New studio releases from Iron Maiden have become less frequent since the band made their comeback with the return of Bruce Dickinson and Adrian Smith to the fold on 2000’s Brave New World. That said, whenever these metal gods have something to offer their fans, said fans are quick to jump on board and see what is on the horizon.
The Book of Souls is Iron Maiden’s sixteenth studio album total, and their first since 2010’s The Final Frontier. The band’s lineup stands as it has since the “reunion” – Bruce Dickinson, Adrian Smith, Dave Murray, Steve Harris, Janick Gers, and Nicko McBrain. This release is also noteworthy for being the band’s first double album of original studio material.
Even the biggest of classic rock, hard rock, and heavy metal bands do not seem to release as many albums these days; the reasons tend to vary. That said, as a die-hard Maiden fan, I was all the more eager to see what they would serve up here. “Speed of Light,” the initial digital single, was a bit disappointing and underwhelming, but nonetheless I remained optimistic for the final album release, which is right around the corner at long last. Having finally had a chance to hear the new album, how does it measure up?
Bruce Dickinson may have had a cancer scare prior to the release of this album, but as soon as you hear the record, any fears that may have been put into your mind regarding how the album would turn out will quickly be proven false. I am pleased to announce that the album, while not perfect, definitely stands as one of Iron Maiden’s most ambitious and grand efforts to date; with a band like this, that is no small claim!
While I admit I was not keen on “Speed of Light” as a standalone track, it actually helps to add some flavor to the album as a whole, which is one of Maiden’s most diverse records to date. This time around, nearly all of the band members bring their own thing to the table, enabling them to branch out and do their own thing; it makes for some serious musical diversity and progress alike. The band has been going in a more progressive and melodic direction in recent years, as opposed to their older, heavier sound, but this is a more coherent and satisfying work than those last several records.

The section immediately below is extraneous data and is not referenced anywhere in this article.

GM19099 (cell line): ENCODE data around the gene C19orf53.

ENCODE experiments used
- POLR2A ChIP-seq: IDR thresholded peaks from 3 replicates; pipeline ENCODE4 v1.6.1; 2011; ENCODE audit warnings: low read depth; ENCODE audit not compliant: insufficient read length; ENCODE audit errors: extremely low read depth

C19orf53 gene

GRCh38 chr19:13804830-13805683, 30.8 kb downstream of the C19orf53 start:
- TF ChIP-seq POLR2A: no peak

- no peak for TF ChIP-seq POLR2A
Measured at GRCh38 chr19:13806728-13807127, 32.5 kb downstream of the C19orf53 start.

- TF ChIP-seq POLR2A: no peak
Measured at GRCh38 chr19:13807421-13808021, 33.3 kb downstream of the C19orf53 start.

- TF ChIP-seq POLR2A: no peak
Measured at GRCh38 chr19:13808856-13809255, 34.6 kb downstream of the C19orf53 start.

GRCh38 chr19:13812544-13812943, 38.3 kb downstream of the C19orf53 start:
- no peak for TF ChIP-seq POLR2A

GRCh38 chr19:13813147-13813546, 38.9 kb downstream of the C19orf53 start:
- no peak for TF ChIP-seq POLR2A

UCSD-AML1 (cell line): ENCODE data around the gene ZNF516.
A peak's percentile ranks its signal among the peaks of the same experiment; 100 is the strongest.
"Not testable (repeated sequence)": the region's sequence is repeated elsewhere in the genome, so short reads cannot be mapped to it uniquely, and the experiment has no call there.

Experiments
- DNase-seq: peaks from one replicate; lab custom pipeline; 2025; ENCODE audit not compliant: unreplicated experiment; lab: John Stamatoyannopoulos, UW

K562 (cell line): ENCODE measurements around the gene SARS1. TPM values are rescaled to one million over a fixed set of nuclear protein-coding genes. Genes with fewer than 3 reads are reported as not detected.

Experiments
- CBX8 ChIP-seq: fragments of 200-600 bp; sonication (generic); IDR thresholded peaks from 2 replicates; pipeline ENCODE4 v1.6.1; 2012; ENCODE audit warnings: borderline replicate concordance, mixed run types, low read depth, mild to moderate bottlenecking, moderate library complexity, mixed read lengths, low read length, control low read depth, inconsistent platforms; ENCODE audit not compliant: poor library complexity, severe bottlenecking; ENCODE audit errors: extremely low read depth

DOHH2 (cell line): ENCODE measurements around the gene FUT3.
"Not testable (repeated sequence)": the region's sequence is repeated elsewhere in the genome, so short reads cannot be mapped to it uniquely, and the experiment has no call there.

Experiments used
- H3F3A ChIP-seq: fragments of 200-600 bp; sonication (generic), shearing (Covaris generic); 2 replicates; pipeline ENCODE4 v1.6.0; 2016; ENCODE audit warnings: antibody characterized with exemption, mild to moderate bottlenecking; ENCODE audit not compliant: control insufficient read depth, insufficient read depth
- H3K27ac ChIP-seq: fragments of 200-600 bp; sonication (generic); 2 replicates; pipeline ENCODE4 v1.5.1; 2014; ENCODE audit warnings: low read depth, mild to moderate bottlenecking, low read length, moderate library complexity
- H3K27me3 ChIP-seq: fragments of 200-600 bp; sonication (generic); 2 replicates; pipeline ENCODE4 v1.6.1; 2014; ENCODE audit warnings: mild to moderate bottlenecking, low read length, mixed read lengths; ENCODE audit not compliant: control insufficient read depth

The album DOES largely stick to the pattern of a more progressive and melodic album, though there are some unexpected elements to be found here, including song intros that incorporate synths and orchestral/acoustic elements, and some tunes that bring harder and heavier riffs to the table. Often, you will be deceived by a soothingly peaceful intro, only to be hit full force by the onslaught of these heavy metal giants, who are still going strong well into their senior years. Diverse and intriguing songwriting covers everything from the death of Robin Williams (“Tears of a Clown,” NOT a cover of the Smokey Robinson song) to the R-101 airship disaster of 1930 (“Empire of the Clouds”). Several cuts on the album exceed the ten minute mark!
The album is not perfect, though it probably is my favorite Maiden record since 2000’s Brave New World. While all 90 plus minutes of music are listenable and solid, I cannot help but wonder if the record would have been improved with some streamlining and editing. Fortunately, the band’s more ambitious attitude here works, for the most part, and fans should not be disappointed in that regard.
More experimental and musically diverse than anything Iron Maiden has recorded since, well, ever, The Book of Souls is a great addition to the Iron Maiden canon that fans are going to love listening to, though I will be the first to admit it may take a few listens for it to grow on you. All members of the band still do their respective jobs surprisingly well in their older age; you will see firsthand why this is a band that remains respected and loved by headbangers all around the world. The Book of Souls stands as a great release from one of England’s longest and most endearing hard rock and heavy metal acts. Naturally, the record comes strongly recommended for all fans!